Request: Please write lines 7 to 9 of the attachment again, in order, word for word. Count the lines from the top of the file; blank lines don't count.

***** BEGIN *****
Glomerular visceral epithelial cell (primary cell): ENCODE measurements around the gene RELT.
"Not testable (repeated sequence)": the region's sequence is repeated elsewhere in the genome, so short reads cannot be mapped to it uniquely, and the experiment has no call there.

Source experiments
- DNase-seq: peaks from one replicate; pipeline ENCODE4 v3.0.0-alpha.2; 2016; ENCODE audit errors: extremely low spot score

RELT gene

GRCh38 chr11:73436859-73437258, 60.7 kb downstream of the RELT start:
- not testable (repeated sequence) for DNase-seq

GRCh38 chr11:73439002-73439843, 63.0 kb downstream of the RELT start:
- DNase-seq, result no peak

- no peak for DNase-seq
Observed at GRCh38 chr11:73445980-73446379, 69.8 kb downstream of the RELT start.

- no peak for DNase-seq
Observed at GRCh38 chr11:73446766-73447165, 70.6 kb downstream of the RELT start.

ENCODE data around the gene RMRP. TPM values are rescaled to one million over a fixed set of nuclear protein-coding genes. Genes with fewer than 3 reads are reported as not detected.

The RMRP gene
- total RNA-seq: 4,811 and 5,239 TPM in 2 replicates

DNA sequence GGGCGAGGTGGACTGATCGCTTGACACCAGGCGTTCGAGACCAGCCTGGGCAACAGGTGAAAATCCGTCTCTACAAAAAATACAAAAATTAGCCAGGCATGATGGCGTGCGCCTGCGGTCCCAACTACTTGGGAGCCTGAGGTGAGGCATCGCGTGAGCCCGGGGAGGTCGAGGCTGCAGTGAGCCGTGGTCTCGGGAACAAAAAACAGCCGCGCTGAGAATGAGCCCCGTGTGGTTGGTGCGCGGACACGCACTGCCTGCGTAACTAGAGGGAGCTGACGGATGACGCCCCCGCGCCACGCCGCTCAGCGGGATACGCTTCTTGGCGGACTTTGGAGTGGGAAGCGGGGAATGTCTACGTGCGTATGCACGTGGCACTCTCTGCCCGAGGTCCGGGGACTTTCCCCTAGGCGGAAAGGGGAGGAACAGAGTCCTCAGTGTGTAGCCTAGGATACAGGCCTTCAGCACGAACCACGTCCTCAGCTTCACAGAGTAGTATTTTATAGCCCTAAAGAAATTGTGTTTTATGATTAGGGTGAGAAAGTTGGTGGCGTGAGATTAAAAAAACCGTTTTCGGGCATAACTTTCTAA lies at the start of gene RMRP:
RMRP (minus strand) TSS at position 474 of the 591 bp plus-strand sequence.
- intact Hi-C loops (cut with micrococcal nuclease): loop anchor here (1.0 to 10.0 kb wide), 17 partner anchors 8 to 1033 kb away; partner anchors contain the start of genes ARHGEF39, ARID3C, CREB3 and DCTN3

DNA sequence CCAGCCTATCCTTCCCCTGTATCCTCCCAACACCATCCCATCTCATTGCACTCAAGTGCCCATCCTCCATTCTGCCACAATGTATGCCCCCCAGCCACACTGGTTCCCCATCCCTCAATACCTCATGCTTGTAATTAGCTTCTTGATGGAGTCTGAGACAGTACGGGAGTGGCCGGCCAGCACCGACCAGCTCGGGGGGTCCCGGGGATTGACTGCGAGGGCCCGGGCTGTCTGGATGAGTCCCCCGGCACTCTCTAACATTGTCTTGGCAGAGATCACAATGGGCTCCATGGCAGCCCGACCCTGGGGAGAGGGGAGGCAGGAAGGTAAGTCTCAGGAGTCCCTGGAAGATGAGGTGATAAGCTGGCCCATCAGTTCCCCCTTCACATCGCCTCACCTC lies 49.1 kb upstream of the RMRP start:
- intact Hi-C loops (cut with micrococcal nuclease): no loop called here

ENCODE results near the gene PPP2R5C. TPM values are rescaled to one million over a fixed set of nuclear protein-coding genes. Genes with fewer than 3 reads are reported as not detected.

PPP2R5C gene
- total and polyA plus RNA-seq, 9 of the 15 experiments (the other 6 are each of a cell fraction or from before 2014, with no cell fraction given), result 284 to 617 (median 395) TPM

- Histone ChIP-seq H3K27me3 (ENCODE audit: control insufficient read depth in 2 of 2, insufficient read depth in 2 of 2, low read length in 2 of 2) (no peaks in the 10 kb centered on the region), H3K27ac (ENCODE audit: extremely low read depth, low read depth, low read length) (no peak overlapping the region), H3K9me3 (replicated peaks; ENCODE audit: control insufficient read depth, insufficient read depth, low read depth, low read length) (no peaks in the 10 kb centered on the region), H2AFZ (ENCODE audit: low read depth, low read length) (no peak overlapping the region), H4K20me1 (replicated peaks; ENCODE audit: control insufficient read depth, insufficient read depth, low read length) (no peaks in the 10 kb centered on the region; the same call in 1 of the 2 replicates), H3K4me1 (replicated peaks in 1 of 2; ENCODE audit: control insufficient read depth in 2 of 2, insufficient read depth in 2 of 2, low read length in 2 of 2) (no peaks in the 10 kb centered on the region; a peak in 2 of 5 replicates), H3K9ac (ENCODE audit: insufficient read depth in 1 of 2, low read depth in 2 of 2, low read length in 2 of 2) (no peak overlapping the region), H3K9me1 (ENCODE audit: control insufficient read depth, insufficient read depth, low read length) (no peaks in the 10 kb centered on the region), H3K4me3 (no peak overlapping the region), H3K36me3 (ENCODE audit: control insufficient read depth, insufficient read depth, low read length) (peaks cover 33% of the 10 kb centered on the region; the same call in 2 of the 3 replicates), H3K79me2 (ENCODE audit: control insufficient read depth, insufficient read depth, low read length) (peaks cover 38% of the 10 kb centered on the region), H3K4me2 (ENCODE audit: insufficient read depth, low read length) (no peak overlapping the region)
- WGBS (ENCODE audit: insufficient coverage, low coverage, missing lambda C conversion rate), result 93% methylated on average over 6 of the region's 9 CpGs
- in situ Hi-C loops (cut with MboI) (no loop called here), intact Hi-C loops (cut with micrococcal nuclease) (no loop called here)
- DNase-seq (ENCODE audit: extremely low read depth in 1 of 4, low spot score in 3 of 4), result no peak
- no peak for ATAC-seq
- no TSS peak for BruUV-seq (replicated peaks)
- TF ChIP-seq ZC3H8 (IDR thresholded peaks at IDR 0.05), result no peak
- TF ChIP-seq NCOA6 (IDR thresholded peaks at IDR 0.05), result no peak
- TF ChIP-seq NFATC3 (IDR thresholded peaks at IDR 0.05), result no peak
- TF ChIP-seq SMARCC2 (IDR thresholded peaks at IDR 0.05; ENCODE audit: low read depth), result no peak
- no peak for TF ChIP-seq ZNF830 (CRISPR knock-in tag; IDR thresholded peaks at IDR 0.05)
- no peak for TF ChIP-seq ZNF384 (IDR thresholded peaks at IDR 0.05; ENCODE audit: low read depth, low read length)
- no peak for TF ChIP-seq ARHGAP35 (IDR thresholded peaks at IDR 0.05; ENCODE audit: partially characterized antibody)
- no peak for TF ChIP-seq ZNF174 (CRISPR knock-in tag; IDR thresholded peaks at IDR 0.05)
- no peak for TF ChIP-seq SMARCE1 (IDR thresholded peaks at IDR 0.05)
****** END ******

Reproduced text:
- not testable (repeated sequence) for DNase-seq

GRCh38 chr11:73439002-73439843, 63.0 kb downstream of the RELT start:
- DNase-seq, result no peak